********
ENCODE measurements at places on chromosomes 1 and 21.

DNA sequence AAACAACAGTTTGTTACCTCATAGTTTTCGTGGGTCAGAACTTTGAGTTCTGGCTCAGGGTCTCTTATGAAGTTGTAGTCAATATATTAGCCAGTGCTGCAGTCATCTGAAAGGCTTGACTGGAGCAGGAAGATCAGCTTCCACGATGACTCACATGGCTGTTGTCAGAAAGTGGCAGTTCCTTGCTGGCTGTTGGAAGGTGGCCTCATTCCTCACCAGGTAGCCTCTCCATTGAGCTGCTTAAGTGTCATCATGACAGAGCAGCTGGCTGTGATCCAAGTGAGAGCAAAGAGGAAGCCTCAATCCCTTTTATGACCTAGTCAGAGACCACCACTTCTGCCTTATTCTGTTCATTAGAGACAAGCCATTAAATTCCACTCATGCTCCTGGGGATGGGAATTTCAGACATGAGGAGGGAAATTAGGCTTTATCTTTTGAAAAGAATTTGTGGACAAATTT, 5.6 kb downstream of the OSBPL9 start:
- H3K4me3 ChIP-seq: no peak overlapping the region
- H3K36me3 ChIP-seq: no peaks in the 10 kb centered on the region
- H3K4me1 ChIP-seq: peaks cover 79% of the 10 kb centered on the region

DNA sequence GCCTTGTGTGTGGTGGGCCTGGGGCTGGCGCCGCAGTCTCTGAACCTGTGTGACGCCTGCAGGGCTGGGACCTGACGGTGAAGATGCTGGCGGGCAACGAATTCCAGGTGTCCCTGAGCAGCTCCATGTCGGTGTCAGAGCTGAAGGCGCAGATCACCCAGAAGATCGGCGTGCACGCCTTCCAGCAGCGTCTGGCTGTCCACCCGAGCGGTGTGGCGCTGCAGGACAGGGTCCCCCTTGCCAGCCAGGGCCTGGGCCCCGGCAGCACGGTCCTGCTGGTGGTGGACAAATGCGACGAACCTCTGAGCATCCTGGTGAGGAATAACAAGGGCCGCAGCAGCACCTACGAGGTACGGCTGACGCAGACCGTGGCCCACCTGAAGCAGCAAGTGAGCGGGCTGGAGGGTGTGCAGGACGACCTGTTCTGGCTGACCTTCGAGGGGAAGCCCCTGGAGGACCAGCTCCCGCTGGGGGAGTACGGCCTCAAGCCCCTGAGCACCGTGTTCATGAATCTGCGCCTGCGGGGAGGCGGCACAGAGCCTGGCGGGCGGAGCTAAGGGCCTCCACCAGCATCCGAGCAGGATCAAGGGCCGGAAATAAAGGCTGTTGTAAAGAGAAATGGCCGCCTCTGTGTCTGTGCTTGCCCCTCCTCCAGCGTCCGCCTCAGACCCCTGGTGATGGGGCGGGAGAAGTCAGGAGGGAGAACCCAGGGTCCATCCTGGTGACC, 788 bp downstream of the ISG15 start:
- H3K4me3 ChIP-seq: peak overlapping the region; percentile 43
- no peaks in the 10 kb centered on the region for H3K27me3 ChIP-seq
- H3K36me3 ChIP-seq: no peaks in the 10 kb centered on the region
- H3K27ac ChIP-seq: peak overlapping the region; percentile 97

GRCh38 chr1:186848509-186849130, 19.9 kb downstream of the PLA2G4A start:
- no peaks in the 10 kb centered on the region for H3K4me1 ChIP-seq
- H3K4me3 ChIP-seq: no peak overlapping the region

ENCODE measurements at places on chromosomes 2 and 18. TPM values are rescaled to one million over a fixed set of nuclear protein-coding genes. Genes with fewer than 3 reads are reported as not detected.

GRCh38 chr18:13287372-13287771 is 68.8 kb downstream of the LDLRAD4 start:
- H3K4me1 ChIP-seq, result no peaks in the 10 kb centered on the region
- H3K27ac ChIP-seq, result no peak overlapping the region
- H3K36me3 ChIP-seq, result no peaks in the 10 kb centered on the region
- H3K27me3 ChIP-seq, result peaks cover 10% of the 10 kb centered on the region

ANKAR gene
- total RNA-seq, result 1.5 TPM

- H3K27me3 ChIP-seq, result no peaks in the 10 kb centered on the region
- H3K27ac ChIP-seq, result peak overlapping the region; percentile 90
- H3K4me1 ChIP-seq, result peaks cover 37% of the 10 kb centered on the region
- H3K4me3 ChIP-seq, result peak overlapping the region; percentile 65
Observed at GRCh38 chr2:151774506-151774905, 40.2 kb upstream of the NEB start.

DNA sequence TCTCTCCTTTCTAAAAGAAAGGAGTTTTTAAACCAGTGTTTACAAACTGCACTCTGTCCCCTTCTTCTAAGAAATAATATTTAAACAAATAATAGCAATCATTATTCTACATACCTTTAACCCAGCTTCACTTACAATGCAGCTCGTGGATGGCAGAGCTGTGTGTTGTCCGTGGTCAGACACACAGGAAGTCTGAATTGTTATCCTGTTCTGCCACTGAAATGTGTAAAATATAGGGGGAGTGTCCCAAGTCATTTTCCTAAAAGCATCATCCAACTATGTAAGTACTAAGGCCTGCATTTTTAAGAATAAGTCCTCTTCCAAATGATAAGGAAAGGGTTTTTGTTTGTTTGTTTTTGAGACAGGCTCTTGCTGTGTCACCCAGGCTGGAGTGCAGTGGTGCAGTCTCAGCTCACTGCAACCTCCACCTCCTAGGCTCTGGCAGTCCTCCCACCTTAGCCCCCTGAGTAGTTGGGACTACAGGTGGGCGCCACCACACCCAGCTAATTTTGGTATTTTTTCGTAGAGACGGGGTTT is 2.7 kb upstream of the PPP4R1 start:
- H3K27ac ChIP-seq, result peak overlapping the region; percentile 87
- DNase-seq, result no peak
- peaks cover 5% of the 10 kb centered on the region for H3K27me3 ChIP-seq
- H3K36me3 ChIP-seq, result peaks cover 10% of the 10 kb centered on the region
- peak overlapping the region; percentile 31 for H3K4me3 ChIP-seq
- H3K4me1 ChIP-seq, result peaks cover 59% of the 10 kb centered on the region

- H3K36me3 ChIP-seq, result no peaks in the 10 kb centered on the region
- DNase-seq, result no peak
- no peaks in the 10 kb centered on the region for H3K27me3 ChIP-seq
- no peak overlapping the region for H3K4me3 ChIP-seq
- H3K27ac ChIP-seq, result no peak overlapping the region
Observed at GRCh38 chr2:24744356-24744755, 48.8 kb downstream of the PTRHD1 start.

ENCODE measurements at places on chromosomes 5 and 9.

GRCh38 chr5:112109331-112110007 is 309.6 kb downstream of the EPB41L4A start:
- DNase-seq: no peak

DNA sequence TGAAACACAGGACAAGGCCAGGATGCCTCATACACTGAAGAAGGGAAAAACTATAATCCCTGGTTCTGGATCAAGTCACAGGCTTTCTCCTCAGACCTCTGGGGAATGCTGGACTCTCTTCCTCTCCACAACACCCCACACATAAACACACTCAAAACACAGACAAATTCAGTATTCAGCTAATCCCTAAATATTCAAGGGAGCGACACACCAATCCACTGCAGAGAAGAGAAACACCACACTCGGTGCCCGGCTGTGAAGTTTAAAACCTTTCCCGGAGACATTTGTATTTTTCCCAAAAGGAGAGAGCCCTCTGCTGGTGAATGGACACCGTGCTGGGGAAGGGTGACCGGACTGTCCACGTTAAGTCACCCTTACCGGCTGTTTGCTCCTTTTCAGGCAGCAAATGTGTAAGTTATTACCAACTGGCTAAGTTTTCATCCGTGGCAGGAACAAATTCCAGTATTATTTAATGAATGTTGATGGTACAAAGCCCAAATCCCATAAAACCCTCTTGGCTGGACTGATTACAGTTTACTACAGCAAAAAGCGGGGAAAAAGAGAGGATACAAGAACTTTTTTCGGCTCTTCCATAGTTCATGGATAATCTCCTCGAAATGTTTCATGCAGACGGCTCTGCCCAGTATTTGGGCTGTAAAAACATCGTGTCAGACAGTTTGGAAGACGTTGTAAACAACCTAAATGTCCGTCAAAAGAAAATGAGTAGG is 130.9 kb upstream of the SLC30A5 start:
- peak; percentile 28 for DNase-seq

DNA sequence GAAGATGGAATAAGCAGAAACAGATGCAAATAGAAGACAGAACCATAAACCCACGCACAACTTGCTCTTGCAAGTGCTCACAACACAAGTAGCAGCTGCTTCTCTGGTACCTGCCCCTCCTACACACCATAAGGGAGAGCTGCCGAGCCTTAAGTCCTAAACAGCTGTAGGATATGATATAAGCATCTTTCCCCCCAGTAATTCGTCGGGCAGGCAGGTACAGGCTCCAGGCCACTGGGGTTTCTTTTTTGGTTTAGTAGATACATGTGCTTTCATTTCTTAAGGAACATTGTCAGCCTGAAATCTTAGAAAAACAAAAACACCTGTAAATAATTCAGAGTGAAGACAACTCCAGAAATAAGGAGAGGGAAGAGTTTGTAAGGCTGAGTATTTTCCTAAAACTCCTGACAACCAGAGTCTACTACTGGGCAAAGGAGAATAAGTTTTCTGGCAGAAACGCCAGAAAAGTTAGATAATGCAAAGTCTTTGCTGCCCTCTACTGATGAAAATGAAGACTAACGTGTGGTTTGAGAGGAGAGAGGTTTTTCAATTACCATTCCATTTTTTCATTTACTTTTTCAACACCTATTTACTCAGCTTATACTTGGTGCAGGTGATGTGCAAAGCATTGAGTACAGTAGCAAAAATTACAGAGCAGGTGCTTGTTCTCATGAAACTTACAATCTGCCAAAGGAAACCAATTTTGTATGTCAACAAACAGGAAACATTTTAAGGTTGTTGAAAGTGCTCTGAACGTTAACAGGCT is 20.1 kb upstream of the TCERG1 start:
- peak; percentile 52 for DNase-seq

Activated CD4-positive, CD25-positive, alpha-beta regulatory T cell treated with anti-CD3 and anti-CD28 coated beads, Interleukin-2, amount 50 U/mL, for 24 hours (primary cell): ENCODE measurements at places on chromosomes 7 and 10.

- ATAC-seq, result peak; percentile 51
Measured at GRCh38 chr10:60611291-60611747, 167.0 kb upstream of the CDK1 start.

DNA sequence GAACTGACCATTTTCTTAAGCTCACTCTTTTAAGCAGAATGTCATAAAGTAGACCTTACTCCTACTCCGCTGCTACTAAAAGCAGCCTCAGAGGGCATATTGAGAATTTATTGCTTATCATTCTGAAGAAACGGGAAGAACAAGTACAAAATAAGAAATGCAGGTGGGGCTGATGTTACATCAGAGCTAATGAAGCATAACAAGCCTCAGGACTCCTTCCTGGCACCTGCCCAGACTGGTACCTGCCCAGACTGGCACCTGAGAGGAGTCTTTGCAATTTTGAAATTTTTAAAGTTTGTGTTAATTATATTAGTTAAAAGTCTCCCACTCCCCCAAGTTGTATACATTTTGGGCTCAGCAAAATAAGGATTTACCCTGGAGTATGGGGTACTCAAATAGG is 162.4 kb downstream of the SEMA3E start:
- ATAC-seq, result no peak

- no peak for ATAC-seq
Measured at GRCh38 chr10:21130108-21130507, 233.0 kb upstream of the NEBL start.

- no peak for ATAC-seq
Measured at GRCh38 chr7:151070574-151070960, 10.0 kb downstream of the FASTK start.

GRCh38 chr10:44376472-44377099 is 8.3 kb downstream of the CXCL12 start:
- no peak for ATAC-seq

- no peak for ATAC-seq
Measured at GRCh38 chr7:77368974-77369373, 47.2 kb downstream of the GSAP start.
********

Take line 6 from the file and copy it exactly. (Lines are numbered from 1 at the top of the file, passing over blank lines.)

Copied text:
DNA sequence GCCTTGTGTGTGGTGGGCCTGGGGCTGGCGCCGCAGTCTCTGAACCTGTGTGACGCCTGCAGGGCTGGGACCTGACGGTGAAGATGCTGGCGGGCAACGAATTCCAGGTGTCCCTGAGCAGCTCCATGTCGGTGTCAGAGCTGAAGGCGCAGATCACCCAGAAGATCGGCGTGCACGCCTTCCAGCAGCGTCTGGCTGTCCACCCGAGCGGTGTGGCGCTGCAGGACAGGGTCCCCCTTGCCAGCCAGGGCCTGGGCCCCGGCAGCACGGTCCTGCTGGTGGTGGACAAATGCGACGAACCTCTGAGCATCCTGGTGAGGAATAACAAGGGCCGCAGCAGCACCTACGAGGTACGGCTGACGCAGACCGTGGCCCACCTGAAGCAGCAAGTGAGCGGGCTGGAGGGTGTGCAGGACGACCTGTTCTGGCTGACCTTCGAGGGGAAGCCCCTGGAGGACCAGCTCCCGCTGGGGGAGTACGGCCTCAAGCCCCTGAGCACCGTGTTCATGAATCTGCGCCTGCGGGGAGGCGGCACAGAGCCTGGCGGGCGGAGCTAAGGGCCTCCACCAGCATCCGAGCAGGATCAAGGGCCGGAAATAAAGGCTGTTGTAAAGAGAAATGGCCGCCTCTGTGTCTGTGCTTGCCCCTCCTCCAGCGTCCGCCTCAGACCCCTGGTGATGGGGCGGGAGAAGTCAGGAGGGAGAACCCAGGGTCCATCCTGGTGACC, 788 bp downstream of the ISG15 start: